Latin

Former UMPG Chief Zach Horowitz Partners In Pitaya, New Latin-Focused Podcast Company

Zach Horowitz
Image Group LA

Zach Horowitz

A company aimed at the under represented Latin podcasting market taps Giselle Blondet, Jose Eduardo Derbez and others.

In the 1990s, when Zach Horowitz was COO of MCA (which would later become Universal Music Group), Universal had no Latin companies and no presence in Latin America whatsoever.

"I was looking at the demographic changes in the country and thought: How do we penetrate what was the fastest growing community at the time when we’re decades behind every other major?” says Horowitz today.

Horowitz, who spent 12 years as president and COO of Universal and later was chairman and CEO of Universal Music Publishing Group, launched "alternative" lanes, going into rock en español with acclaimed producer Gustavo Santaolalla, launching Latin urban label Machete and helming the acquisition of Fonovisa and Disa, turning Universal into a Latin powerhouse.

Fast forward to 2021, and he’s looking to do it again, but in the podcast space.

Horowitz has partnered with longtime friend and Fonovisa founder and former president Guillermo Santiso, podcast pioneer and Megaphone co-founder Andy Bowers, Latina marketing and advertising expert Diana Mejía-Jones of Campanario Entertainment and former Univision executive Jordi Oliveres to launch Pitaya Entertainment. The new company, named after the succulent fruit indigenous to many Latin countries, is focused on podcasts for and about Latinos, including Spanish and non-Spanish speakers.

Pitaya’s original six series programming slate ranges from Puerto Rican actress and TV host Giselle Blondet’s podcast on motherhood, “Ay, Mamá,” to comedians’ Joanna Hausmann, and Jenny Lorenzo’s Spanglish “Hyphenated.” All have debuted on the Apple charts in the U.S. in their first week of release.

Horowitz, who most recently produced and co-produced the Los Tigres del Norte at Folsom Prison documentary and Latin Grammy-winning album, spoke to Billboard about how he’s applied his Latin music expertise to podcasting.

Billboard: You left Universal Music Publishing Group in 2014. Why did you come back to music and to Latin music specifically?

Horowitz: Throughout my career at Universal I was always passionate about Latin music, and I became immersed in the culture. And when I left, one of the things I did was keep the friendship with Los Tigres del Norte. Getting Los Tigres del Norte at Folsom Prison done was harder than pulling off the Polygram deal. It took us two years. The California Department of Corrections hadn’t allowed a concert since Johnny Cash.

During your Universal days, there was a lot of skepticism surrounding the viability of the Latin market, wasn’t there?

It became a major focus for me and I had a lot of resistance along the way. I was called into a few corporate meetings when I was trying to make the Univision deal and I had to explain why this was so culturally important. And ultimately, we sold so much music that it was undeniable. But I was always looking for lanes the other majors weren’t in, because we were decades behind.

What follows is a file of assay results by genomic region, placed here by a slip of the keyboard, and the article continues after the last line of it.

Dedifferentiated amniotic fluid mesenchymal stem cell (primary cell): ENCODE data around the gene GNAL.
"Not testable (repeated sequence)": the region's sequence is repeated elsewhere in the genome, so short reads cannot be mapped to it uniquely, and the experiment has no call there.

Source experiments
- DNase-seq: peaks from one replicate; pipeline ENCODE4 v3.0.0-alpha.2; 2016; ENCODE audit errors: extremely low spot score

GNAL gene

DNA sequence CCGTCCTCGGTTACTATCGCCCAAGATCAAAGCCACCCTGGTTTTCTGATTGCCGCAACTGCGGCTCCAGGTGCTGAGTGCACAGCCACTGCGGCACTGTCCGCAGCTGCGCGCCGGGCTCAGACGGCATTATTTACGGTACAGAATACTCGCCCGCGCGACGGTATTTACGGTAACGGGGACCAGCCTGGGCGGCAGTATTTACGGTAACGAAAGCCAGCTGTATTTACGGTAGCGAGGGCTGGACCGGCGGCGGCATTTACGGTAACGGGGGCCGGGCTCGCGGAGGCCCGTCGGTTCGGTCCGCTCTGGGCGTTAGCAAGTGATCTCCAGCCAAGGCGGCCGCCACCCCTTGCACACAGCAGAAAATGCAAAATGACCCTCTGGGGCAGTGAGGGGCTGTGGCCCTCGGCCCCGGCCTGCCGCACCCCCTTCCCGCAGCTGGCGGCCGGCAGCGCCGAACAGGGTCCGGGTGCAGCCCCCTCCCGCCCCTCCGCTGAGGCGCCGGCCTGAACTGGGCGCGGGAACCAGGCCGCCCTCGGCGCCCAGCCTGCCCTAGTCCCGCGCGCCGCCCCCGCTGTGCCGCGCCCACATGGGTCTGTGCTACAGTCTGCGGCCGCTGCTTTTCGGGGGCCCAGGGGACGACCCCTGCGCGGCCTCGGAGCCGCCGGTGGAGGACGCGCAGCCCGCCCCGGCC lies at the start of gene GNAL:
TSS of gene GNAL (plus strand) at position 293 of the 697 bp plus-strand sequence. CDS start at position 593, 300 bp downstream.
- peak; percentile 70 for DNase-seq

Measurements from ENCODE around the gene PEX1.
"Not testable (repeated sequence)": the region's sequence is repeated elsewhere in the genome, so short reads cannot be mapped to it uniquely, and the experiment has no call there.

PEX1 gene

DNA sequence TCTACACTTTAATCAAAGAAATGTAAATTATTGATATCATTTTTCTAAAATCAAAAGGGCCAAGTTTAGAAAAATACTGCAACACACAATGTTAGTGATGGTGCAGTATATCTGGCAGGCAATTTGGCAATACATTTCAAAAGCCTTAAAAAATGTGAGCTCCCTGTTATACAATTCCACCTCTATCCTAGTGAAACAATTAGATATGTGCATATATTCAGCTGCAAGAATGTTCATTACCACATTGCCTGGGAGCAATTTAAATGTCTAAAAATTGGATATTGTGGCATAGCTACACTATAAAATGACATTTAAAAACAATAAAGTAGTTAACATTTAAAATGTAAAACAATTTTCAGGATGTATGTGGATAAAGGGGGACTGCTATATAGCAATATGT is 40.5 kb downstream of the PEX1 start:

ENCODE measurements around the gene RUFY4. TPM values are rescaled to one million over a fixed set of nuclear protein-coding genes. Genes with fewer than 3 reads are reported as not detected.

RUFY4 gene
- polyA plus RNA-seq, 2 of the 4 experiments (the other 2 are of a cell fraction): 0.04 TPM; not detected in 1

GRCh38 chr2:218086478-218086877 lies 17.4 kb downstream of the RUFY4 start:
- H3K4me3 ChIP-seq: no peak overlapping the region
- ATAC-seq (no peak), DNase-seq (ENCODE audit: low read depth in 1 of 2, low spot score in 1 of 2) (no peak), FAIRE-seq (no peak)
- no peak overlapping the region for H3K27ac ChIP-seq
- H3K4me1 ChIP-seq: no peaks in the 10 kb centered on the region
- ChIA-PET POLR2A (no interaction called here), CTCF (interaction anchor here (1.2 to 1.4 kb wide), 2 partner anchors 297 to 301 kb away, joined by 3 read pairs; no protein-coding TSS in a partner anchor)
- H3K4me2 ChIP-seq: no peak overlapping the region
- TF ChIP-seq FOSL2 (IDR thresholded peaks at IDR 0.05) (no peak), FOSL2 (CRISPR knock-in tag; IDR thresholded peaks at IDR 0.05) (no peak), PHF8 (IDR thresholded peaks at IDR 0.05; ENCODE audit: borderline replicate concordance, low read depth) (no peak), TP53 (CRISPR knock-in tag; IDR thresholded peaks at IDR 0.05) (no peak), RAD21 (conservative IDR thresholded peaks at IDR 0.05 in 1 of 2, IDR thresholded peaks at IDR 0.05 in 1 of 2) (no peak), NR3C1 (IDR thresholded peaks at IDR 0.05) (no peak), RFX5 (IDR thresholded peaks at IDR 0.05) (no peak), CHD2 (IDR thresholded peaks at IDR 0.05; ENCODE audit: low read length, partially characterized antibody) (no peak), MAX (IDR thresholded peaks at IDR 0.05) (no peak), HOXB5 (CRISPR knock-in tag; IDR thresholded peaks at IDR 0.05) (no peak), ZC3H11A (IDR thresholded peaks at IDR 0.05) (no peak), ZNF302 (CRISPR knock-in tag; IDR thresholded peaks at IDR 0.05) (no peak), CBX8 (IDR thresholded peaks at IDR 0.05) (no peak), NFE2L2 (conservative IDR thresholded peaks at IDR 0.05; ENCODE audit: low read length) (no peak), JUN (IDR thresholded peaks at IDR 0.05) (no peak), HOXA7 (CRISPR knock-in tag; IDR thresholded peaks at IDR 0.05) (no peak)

And now, you’re going into Latin podcasting, which is just taking off. Why foray there?

Podcasts are exploding in popularity but the Latino side of podcasting is woefully underdeveloped. What has been happening in the podcast word is the business has doubled in the past five years But Latino podcasts are seriously under-represented. If you look at the surveys, again and again they say there’s not enough content that speaks to them; there’s not enough Spanish-language content or enough content that tells stories. There’s the same lack of awareness of podcasts that existed in the Anglo side five to 10 years ago. So 100% of Pitaya’s focus is Latino podcasting.

Your podcasts are all hosted by celebrities. But celebrity is not enough to make a good podcast is it? Why do you think these will work?

We have all sorts of formulas and algorithms we use before we make any decision. The five hosts we launched had over 25 million followers on social media. Before we do a podcast, we do a series of demo recordings to make sure there’s an exciting and compelling program built around what their fans love and are interested in. Their fans live on the Internet. And because podcasts are an Internet phenomena, our goal is, how do you take fans who are passionate about the hosts and convert them to a podcast listener.

What is the business model?

Podcasts are an ad-supported business in the U.S. Many of our hosts are known outside the U.S., but our initial focus is the U.S. because that’s where there’s revenue. If we’re able to generate the listenership, advertisers will come.

Will you have music programming at some point?

We may. What we’re trying to do initially is come up with podcasts that we feel creatively and culturally work. It feels like an extension of what I did at Universal. A lot of my deals were with people who were left of center; they were not Ricky Martin or Jennifer Lopez. They used to make fun of me at Universal for what they said was my focus on groups with hats and shiny suits. And those groups sold millions and millions of records. They were under represented voices that need marketing, and then, the money flowed. The goal with Pitaya is to give an opportunity to diverse voices and bring a new entertainment media to Latino culture.